Alcanna (TSX:CLIQ) is engaged in the retailing of wines, beers, and spirits, and the retailing of cannabis. As at September 30, 2019, the company operated 260 retail liquor stores – of which 205 were in Alberta, 33 in British Columbia, 21 in Alaska, and one in Connecticut.
The company operates nine retail cannabis locations in Alberta and has obtained the permits to use the Nova Cannabis brand. The company reports higher earnings in the third and fourth quarters.
Based on my calculations, using a discounted cash flow valuation model, I determined that Alcanna has an intrinsic value of $5.60 per share.
Assuming less-than-average industry growth, the intrinsic value would be $5.16 per share, and higher-than-average industry growth would result in an intrinsic value of $6.10 per share.
At the current share price of $4.40, I believe Alcanna is slightly undervalued. I would recommend investors follow Alcanna into 2020 for an ideal opportunity to buy shares of the company. In the event of a market contraction, investors will be able to purchase Alcanna at a steeper discount.
Alcanna has an enterprise value of $281 million, which represents the theoretical price a buyer would pay for all of Alcanna’s outstanding shares plus its debt. One of the good things about Alcanna is its moderate leverage, with debt at 30.8% of total capital versus equity at 69.2% of total capital.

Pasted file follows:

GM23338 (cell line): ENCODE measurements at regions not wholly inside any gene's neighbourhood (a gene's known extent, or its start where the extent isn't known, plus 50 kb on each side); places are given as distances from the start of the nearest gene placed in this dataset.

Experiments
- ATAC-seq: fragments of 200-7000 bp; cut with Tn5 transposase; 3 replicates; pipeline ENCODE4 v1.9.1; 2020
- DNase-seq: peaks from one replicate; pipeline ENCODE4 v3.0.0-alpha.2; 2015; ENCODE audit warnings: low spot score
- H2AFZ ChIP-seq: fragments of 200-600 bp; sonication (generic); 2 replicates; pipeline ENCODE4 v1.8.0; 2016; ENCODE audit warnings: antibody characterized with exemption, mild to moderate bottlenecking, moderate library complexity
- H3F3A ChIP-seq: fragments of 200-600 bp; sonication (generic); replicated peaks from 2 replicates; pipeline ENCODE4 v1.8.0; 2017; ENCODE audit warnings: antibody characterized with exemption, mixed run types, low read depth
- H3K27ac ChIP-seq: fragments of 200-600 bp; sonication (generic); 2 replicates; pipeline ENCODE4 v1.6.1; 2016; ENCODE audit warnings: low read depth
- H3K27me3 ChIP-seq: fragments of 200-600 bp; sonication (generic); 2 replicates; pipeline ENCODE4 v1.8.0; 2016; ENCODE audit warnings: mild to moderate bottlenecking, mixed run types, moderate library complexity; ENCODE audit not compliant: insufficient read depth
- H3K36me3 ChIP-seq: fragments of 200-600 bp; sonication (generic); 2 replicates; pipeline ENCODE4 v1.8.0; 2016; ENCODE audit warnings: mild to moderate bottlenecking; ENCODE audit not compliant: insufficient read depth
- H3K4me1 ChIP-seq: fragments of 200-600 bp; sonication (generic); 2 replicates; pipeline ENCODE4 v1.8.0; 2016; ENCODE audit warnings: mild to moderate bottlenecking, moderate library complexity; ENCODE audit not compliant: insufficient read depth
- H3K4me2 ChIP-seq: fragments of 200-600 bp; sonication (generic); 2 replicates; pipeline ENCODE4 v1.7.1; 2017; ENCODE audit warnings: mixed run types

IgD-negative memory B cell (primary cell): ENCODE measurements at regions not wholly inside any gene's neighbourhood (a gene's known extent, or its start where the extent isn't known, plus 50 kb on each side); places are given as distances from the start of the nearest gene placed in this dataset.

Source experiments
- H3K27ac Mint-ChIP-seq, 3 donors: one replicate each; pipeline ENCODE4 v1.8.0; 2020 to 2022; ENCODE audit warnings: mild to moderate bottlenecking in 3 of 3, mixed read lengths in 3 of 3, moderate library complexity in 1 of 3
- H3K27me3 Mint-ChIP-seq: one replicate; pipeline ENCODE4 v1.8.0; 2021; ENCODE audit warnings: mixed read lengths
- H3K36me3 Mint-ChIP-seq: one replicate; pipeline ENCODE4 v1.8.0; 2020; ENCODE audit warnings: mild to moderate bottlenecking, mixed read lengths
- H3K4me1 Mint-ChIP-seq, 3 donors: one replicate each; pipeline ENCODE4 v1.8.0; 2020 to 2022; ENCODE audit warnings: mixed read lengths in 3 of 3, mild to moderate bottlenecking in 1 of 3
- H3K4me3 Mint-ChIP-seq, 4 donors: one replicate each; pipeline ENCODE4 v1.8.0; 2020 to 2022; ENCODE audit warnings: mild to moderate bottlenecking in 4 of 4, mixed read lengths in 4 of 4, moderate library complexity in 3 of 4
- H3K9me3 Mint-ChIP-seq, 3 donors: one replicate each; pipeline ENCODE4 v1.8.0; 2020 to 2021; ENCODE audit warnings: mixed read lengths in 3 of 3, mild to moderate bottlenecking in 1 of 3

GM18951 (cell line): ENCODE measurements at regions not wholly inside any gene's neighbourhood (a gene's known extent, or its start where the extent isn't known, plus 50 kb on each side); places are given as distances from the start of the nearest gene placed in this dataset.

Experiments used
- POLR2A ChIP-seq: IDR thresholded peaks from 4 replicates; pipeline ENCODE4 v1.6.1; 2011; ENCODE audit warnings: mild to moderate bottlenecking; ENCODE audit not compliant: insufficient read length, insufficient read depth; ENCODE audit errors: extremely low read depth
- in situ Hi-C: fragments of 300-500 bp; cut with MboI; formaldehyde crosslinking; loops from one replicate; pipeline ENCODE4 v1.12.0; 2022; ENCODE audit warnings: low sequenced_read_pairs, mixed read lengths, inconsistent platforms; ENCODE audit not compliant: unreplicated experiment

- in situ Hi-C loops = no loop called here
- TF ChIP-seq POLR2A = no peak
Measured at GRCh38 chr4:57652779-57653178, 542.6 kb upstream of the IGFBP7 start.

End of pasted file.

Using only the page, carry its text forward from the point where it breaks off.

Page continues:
For the nine months ended September 30, 2019, the company reports a mediocre balance sheet with $503 million in negative retained earnings. This is not a good sign for investors as it indicates the company has more years of cumulative net loss than net income. The only thing that abates my concern regarding this is the support of Aurora Cannabis, which owns 25% of Alcanna’s outstanding shares.
The company reports a cash balance of $11 million with $18 million in short-term debt obligations. I am not overly concerned about this as Alcanna has a credit facility, however, I would like to see enough cash on hand to cover short-term obligations for a company with this history.
Overall revenues are up sharply to $570 million, from $468 million in 2018 (+22%) driven by its acquisition of 28 Solo Liquor stores. Operating expenses are down slightly year over year, which has resulted in operating profits of $21 million (up from $285,000 in 2018). Pre-tax loss of $22 million is down from a $10 million loss in 2018.
The company remains committed to managing its long-term debt as indicated by a $30 million pay down in 2019 (following a $30 million pay down in 2018). This was offset by a $64.5 million draw in 2019.
Investors that are looking to diversify into the cannabis and alcohol industry should consider buying shares of Alcanna. With an intrinsic value of $5.60 and a current share price of $4.44, I believe investors will benefit from investing in the company. I would recommend following the stock into 2020 as a potential correction in the market could lead to buying shares at a lower price.
I am a bit concerned about the company’s growing negative retained earnings and its moderate debt at 30.8% of total capital. That said, the fact that Aurora Cannabis owns 25% of outstanding shares provides the company with access to liquidity that will help fuel growth.